IFA Brings Expertise to Buchanan’s Fields
The Buchanan family trusted IFA since the co-op’s poultry era. As long-time co-op members, Sheldon and Brock continue to rely on the expertise and quality products of IFA’s feed, farm supply and agronomy divisions to keep their crops and cattle growing today.
Amending Soil with Best Fertilizer and Irrigation Practices
“Plants need what’s in the soil,” says Daniel Dastrup, Branch Manager of the IFA Central Utah Agronomy Center, “That’s how they grow.” Daniel and his agronomy team work directly with the Buchanan’s to improve soil health. They perform soil sampling, apply fertilizer and help the Buchanan’s make informed management decisions.
The Buchanan’s Venice farm ground comes with some unique growing challenges. For one, the soil is highly alkaline. In order for the Buchanan’s to grow a productive crop, they utilize a deep irrigation management practice to improve the soil’s condition. However, this management practice poses its own difficulties as far as washing out soil amendments and fertilizers.
These are the challenges that Daniel and his team of IFA agronomy experts help the Buchanan’s overcome with specialized product recommendations and expert applications. The results? “Better crops and healthier cattle,” according to Brock.
Crop Protection: Weevil and Aphid Pest Control
“You can depend on the weevil and aphids. They will be there,” says Sheldon. If there’s one thing he has come to count on in his lifetime of farming, it’s crop pests.
Pests leave a substantial impact on crop yields and overall profits. The Buchanan’s understand that every pest in their fields means less feed for their cattle. IFA’s agronomy team provides them with pest control products and strategies to help combat these losses.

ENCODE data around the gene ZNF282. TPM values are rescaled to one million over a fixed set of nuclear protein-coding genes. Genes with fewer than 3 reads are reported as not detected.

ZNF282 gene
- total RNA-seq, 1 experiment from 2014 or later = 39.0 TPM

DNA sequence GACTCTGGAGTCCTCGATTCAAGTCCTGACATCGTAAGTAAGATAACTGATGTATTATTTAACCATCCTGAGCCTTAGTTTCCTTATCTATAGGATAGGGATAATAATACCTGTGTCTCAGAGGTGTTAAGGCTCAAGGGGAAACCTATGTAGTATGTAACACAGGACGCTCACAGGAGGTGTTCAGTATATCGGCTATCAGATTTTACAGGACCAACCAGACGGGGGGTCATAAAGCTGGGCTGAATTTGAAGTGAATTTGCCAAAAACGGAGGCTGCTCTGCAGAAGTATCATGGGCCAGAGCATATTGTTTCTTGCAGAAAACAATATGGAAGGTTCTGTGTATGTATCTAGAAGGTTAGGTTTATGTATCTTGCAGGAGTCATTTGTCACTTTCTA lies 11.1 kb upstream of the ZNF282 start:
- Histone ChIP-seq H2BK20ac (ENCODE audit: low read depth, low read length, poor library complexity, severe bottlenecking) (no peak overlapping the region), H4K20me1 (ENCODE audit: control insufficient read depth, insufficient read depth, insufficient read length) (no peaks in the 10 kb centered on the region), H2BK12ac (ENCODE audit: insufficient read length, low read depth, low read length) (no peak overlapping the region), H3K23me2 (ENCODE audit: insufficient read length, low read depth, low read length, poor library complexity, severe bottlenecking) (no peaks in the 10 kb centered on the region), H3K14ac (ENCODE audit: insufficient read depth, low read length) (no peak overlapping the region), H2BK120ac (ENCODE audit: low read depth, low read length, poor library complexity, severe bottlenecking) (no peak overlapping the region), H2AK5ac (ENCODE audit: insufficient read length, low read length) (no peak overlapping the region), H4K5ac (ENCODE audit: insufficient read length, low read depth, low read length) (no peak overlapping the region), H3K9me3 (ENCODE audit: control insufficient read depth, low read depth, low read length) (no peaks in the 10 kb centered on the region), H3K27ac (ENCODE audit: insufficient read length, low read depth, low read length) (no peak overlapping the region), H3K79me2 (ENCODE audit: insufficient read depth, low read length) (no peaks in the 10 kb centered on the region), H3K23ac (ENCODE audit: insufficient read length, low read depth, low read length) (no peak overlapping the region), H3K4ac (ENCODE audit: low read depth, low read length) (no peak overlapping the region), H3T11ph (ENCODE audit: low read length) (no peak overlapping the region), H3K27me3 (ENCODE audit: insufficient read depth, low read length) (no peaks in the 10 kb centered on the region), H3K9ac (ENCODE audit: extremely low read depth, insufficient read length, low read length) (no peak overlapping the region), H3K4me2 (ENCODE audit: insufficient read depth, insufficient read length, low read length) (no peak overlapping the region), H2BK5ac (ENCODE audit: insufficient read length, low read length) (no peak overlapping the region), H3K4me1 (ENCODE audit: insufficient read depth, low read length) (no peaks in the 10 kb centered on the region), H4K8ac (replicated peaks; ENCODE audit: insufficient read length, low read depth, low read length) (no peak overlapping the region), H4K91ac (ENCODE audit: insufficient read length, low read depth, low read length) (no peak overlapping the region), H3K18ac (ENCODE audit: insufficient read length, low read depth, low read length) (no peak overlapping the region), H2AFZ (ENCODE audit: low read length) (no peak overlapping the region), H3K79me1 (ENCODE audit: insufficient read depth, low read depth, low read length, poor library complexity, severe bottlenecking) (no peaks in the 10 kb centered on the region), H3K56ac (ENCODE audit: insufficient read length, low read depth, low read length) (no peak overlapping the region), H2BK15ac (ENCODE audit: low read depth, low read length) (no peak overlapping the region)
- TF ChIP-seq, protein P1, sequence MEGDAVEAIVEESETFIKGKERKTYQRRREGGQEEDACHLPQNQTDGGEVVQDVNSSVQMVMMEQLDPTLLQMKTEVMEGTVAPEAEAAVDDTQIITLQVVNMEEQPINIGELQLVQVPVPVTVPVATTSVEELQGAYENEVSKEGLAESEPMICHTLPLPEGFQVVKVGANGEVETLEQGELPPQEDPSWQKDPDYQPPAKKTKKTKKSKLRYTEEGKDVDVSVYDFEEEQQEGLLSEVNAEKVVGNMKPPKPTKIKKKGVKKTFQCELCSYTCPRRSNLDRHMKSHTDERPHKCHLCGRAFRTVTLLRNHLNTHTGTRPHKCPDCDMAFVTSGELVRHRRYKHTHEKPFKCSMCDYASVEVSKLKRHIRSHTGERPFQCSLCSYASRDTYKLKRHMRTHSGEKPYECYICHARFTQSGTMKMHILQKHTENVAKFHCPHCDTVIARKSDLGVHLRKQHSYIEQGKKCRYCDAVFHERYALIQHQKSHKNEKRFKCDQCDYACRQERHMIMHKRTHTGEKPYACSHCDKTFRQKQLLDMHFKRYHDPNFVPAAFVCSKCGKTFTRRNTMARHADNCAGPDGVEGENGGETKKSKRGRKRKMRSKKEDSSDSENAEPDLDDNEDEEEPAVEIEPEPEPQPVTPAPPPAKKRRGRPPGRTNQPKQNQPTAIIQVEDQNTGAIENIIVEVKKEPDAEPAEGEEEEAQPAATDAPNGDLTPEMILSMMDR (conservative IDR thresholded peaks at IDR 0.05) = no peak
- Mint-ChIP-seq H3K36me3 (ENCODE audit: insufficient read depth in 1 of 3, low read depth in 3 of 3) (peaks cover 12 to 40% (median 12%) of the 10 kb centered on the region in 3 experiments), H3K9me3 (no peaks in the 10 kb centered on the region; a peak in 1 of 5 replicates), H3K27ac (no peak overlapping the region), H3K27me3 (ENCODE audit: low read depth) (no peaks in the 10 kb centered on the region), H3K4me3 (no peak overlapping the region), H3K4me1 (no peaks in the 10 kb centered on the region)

“We do our best to provide them with whatever they need,” says Daniel. “If they have a specific need, we want to try to meet it.”
Livestock Supplies and More
The Buchanan’s not only rely on the expertise of IFA’s agronomy teams but also the variety of livestock and farm products available at their local IFA Country Store.
Whether it’s rolled barley for the horses, mineral and fencing for the cattle or a new blouse for his wife’s birthday, Sheldon and Brock are grateful to have an IFA store and knowledgeable team so close at hand.
“We know where to go and who to talk to if we have a problem,” says Sheldon. “We’re really lucky to have IFA this close.”
Growing the Farm-Family Tradition
With more than a century of farming legacy under the Buchanan’s family belt, both Sheldon and Brock hope to see that legacy continue.
“We just try to keep growing,” says Sheldon. “If you don't keep growing, it seems that you lose out.” The Venice farm is not what it used to be when Sheldon’s great grandfather first moved there. Sheldon, his dad and now Brock all had a hand in building the Buchanan farm by adding more ground, more permits and more livestock.
“We don’t like to get bigger but you’re kinda forced to do it,” says Sheldon. Moving forward, Sheldon and Brock will continue to build upon the agricultural legacy that’s been handed down to them and they both hope to one day see Brock’s kids take that legacy even further.
“I hope this farm can keep going for five or six more generations,” says Sheldon with an eye to the future. As the Buchanan farming-tradition continues, IFA will be ready to help with the knowledge and products to grow the best crops and the healthiest cattle.
Written by Mikyla Bagley, IFA Content Specialist, and originally published in the IFA Cooperator magazine (vol. 89, no. 2) Summer 2023.
Mikyla Bagley is a fifth-generation rancher actively involved in her family’s cattle operation. She holds a deep respect for the wisdom and management practices of the farmers and ranchers who have crossed her path, both because of her family operation and otherwise. A deep desire to remain connected to the agriculture industry drove Mikyla to earn her BIS in Agriculture Science and Communication from Southern Utah University. She continues to be involved in her family’s operation while using her degree and life-long experience as IFA’s Content Specialist sharing the experiences and wisdom of IFA experts and Co-op Members.
“The agriculture community is filled with genuine and hard-working men and women whose passion for their lifestyle deserves to be shared. I look forward to helping highlight both their stories and expertise alongside IFA.”